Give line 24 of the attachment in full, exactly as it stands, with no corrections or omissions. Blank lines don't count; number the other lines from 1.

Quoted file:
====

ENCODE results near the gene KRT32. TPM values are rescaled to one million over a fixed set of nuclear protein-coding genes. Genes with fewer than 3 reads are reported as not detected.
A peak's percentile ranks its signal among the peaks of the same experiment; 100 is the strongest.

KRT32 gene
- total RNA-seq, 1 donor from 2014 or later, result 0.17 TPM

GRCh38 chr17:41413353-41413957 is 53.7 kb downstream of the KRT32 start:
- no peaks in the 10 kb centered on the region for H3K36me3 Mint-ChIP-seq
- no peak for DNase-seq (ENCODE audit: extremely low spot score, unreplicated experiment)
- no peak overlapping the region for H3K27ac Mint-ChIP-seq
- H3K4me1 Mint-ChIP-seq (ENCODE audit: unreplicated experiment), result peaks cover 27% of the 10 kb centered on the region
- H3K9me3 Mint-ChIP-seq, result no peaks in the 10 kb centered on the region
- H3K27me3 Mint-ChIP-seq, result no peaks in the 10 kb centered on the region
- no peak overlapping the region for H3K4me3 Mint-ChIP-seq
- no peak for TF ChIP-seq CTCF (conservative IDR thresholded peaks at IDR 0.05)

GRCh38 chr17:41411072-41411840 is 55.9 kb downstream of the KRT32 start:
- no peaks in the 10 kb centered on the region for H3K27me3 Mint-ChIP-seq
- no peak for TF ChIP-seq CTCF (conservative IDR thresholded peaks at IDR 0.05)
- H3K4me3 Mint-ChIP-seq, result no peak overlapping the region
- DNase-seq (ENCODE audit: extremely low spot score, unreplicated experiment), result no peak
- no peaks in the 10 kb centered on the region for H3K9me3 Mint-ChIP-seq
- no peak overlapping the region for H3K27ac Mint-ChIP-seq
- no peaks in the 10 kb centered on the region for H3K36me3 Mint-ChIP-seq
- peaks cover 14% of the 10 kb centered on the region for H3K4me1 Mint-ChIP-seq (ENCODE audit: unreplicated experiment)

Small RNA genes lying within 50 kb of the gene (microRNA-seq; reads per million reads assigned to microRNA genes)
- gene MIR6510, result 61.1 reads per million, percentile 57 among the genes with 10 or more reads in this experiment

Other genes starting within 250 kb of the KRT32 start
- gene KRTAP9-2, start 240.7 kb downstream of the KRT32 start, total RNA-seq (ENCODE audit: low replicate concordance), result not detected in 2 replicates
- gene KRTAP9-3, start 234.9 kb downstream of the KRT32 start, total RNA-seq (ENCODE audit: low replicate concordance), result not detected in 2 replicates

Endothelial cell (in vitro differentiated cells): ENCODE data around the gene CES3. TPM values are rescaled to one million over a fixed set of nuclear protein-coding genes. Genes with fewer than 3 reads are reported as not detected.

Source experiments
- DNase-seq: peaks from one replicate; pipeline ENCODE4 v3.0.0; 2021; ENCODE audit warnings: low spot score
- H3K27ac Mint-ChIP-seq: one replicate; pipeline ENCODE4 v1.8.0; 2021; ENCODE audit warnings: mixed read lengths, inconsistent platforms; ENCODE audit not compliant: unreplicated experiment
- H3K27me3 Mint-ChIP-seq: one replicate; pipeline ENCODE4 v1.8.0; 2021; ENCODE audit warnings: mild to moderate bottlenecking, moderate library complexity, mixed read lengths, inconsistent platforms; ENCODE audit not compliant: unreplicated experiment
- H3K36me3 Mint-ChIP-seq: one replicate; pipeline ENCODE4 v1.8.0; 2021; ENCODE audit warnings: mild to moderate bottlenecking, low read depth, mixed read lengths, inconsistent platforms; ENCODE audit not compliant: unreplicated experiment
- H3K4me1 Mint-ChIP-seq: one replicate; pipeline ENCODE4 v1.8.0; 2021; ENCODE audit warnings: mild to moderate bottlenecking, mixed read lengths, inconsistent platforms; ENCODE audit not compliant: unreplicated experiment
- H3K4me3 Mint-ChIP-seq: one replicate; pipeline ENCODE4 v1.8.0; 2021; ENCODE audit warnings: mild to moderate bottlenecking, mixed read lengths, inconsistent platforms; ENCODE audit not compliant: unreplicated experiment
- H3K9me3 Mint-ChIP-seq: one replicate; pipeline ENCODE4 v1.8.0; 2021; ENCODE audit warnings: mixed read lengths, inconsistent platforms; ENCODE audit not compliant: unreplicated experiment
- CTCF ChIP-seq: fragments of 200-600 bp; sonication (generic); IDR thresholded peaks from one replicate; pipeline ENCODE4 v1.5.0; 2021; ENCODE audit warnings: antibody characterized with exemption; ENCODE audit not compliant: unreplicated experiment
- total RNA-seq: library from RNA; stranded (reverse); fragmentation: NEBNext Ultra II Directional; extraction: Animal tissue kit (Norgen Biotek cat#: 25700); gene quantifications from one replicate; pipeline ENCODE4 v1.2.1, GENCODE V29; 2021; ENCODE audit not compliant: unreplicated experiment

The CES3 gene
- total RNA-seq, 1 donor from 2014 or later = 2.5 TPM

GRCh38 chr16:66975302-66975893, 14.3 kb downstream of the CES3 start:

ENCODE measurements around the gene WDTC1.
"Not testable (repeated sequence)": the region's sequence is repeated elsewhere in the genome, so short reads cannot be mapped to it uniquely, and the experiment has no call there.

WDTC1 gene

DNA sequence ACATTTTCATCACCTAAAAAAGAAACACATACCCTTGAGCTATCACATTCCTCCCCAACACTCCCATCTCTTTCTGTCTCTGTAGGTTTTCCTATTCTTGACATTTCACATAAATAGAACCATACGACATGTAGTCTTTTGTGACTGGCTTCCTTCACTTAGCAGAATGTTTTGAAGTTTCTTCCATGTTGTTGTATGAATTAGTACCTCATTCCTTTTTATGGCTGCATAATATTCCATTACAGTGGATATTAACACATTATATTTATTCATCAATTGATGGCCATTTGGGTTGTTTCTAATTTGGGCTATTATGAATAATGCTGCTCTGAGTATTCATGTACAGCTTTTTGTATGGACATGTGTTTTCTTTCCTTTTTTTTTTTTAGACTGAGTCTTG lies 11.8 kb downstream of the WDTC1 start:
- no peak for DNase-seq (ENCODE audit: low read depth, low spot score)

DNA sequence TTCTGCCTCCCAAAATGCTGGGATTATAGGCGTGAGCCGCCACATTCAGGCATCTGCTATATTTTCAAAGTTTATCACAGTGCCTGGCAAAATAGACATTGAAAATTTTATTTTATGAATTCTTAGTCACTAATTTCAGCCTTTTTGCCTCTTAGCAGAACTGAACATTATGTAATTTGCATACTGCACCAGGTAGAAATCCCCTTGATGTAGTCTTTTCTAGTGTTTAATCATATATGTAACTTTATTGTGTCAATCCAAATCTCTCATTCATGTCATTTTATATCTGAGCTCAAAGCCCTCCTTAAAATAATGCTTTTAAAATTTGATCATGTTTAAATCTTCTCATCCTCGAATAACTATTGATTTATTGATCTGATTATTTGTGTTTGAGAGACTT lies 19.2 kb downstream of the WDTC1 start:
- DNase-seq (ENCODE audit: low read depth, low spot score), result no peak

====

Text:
- gene MIR6510, result 61.1 reads per million, percentile 57 among the genes with 10 or more reads in this experiment